The month of January marks the anniversary of an iconic local event.
Superstitions arose in Franklin and Simpson County when Captain Thomas Francis Mantell Jr.’s body and crashed plane were found off Lake Springs Road after pursing an Unidentified Flying Object on Jan. 7, 1948.
In a January 1948 edition of the Courier Journal, it was printed that Mantell was going after an unidentified flying object or “saucer.
“I’m surprised it was revealed that they were looking for a flying saucer that quick,” said James Henry Snider, president of the Simpson County Historical Society.
According to a January 1948 edition of the Franklin Favorite, Mantell was a World War II Army pilot veteran participating in the Normandy invasion and was awarded the Distinguished Flying Cross for heroism along with other medals.
He was discharged from the Army in 1947, where he then joined 165th Fighter Squadron of the Kentucky Air National Guard flying P-51 Mustang’s.
Kentucky State Police was notified Godman Army Airfield at Fort Knox, Kentucky of people seeing an Unidentified Flying Object. According to an October 2015 edition of the Franklin Favorite the object was more specifically noted as being seen flying across Kentucky, Ohio and Tennessee cities.
In Ohio the reports were of a “flaming ball of fire” described by Staff Sargent Gale F. Walter and Corporal James Hudson, who watched the object for about 35 minutes from the patrol tower at the Clinton County Airbase in Wilmington, Ohio, the airbase was closed in 1971.
In Tennessee the callers reported a “bright blub-shaped object.” In Kentucky the Fort Knox airfield sent Mantell along with two wingmen, Lieutenant Albert Clemons, right wingman and Lieutenant B. A. Hammond, left wingman.
According to the transcripts from Godman Airfield, Mantell spotted the object and said, “The object is directly ahead of and above me now, moving at about half my speed. It appears to be a metallic object or possibly reflection of Sun from a metallic object and it is of tremendous size. I’m still climbing. I’m trying to close in for a better look.”
At 22,500 feet the two wingmen, Clemons and Hammond broke off due to lack of oxygen and went to Fort Knox to refuel.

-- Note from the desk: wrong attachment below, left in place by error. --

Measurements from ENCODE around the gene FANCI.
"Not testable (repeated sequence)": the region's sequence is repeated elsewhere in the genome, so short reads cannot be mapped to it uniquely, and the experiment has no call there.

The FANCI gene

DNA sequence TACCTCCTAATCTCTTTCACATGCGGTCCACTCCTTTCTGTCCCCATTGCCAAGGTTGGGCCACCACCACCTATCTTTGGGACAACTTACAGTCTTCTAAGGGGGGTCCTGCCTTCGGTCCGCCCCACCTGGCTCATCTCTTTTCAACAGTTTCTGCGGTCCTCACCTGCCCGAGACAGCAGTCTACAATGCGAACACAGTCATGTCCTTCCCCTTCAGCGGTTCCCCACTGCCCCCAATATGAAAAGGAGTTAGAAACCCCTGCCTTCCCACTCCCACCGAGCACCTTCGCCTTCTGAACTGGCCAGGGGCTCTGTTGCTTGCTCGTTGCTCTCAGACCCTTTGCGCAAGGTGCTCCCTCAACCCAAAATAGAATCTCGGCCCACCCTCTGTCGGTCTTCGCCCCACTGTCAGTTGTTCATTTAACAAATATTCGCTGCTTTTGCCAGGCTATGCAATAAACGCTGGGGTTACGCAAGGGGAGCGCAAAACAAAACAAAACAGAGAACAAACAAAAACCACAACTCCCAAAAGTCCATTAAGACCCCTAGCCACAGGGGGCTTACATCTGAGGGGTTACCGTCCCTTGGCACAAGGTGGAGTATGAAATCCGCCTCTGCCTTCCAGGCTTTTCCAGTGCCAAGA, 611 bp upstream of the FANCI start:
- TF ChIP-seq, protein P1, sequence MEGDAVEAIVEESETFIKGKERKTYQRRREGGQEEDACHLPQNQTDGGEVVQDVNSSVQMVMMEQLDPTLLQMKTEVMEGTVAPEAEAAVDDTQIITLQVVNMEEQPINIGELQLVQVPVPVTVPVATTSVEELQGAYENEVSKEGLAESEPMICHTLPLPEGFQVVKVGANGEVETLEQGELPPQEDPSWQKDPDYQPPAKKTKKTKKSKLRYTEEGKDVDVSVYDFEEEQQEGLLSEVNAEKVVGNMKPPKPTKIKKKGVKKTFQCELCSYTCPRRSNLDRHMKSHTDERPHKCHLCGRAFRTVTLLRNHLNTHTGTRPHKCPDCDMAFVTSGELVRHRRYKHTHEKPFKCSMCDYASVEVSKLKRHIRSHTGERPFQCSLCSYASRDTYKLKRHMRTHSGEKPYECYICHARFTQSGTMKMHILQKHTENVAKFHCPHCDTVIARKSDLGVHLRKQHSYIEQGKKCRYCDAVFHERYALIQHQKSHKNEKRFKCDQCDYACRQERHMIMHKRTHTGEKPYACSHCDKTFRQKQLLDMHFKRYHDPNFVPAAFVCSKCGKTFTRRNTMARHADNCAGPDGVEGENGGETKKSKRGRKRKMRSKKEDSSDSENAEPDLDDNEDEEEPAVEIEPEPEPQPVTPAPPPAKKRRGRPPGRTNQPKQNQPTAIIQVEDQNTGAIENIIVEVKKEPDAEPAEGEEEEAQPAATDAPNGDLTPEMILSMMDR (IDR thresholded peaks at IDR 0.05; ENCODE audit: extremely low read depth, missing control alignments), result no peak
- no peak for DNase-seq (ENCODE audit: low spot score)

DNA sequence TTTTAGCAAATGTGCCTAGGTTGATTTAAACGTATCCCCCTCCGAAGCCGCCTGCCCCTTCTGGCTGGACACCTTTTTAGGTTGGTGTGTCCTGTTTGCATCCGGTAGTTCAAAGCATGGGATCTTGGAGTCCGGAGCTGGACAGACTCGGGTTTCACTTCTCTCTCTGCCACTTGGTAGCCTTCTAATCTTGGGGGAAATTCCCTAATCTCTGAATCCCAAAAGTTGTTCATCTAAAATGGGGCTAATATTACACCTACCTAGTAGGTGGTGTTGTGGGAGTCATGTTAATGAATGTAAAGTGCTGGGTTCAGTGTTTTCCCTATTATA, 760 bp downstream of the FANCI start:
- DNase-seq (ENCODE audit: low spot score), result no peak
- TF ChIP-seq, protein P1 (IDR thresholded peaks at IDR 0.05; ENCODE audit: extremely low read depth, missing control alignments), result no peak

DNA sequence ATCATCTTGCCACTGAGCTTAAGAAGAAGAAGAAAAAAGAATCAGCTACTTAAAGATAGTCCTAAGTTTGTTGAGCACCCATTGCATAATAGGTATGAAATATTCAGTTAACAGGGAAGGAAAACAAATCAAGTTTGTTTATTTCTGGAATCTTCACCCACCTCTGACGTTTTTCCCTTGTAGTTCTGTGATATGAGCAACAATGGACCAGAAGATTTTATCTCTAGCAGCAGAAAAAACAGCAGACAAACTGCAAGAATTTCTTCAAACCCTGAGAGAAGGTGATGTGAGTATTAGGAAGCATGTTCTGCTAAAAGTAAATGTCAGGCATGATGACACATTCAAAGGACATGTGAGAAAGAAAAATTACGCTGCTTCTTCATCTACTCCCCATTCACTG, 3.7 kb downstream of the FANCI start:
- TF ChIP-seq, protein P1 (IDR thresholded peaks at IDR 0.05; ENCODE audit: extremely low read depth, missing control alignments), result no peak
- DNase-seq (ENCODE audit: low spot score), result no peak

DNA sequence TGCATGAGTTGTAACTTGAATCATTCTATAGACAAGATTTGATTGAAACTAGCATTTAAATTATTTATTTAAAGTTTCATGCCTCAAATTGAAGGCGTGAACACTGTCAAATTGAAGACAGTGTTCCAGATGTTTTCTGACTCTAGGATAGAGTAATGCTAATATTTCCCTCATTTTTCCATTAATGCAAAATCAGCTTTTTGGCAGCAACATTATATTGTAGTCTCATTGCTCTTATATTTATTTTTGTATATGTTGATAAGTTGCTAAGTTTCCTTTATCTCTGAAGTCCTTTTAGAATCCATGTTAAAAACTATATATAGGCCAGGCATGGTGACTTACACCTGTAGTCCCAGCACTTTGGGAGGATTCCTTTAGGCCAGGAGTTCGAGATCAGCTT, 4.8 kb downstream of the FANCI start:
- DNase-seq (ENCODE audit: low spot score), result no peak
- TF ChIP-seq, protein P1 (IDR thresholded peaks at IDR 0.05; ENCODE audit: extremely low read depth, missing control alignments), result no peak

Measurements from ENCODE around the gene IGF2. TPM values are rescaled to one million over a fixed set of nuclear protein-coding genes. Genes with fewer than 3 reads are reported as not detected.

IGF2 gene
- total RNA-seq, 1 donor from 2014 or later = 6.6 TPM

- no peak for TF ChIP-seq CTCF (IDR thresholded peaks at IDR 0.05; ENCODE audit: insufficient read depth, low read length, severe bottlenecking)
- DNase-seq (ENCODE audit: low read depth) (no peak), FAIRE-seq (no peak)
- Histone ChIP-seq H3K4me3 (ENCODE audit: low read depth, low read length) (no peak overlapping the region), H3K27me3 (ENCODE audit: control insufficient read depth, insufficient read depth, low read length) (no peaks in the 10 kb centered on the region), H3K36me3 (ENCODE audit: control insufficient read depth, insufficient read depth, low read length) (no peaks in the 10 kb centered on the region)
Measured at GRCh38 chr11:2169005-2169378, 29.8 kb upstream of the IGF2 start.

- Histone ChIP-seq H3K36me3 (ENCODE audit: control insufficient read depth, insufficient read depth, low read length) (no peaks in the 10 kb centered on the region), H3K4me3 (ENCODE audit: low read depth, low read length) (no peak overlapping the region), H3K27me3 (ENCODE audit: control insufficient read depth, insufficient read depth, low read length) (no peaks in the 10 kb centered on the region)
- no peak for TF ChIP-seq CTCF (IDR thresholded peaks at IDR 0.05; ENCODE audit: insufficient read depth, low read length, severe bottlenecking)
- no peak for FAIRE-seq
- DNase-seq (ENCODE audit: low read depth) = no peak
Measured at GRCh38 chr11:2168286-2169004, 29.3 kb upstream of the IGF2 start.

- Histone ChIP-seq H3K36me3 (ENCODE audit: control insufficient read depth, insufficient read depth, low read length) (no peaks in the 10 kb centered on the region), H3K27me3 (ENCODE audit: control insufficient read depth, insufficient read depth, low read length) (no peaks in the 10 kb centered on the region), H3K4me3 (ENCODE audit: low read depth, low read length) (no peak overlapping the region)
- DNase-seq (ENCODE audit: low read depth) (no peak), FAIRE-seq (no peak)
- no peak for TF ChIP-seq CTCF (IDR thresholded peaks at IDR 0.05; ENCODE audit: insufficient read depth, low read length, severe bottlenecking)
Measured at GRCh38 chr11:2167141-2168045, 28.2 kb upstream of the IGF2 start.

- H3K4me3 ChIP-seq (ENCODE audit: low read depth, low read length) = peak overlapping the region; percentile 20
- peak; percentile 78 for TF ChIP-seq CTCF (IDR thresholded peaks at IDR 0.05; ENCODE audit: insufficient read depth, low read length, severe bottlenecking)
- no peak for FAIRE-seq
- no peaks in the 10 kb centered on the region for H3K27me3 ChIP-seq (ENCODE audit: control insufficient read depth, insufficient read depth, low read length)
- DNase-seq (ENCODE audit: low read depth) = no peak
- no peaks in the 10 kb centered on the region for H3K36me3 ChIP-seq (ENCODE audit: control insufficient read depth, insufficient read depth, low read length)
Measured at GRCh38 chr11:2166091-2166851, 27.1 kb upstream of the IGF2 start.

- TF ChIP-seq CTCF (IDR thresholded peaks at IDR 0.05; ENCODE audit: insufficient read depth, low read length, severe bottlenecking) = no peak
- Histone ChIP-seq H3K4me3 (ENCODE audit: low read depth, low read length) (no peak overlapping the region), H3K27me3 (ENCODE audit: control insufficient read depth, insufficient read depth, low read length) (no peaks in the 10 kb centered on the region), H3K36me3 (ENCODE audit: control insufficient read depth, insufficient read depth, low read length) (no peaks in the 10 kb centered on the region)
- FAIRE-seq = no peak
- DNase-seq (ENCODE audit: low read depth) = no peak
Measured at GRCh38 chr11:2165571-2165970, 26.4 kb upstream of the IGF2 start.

In a January 1948 edition of the Courier-Journal it was reported that only one of the pilots had oxygen to sustain high altitude flying, Lt. Clemons.
The October 2015 article in the Franklin Favorite said, “it is believed Captain Mantell blacked out due to low oxygen, a condition known as Hypoxia, somewhere between 28,000-30,000 feet after which his plane fell from the sky.”
The article then went on to say that time of death was set at 3:18 p.m. since that was the time on Mantell’s wrist-watch when emergency crews reached him.
Many rumors flew around that the object might have been a star or a weather balloon, though no launch records were found — others thought it might be the planet Venus.
“Supposedly they told some stories that there were no parts, but obviously there were parts because there is a picture of it,” Snider said.
He said there were reports that the plane exploded in mid-air, but a pilot passing out doesn’t cause a plane to explode.
“There is another story told, he was very close to the Lake Spring School where he crashed and that it looked like his plane might crash toward the school, but that he made it a point to steer it where it didn’t hit the school,” Snider said. “Now if he did pass out due to lack of oxygen that story wouldn’t hold true.”
Snider said it became one of the country’s most famous UFO incidences and that the October 2015 article said it went down in the history books as the first death from a UFO.
He said a couple of years ago a couple came from New York just to see the exhibit and the piece of plane that was found on Alma Snider’s property.
Lisa Nix, a Simpson County Historical Society volunteer, said she had a local couple come in on the anniversary because they knew kept track of the event. The center received a call just last week from a man from Tennessee because he saw a television program on it the night before and called to see if there were any updates.
Nix said there are no updates and as far as she and Snider are concerned it is still an unsolved mystery and the truth may never be known about the crash.
In 2001, the Simpson County Historical Society dedicated a historical marker to Capt. Thomas Mantell, which can be found at the Simpson County Tourism office.
The October 2015 Franklin Favorite paper reported that Mantell did not live in Franklin, Kentucky but he was born here and he died here. Snider said he always heard that Mantell lived in Woodburn, but newspapers reported Mantell living in Louisville, Kentucky.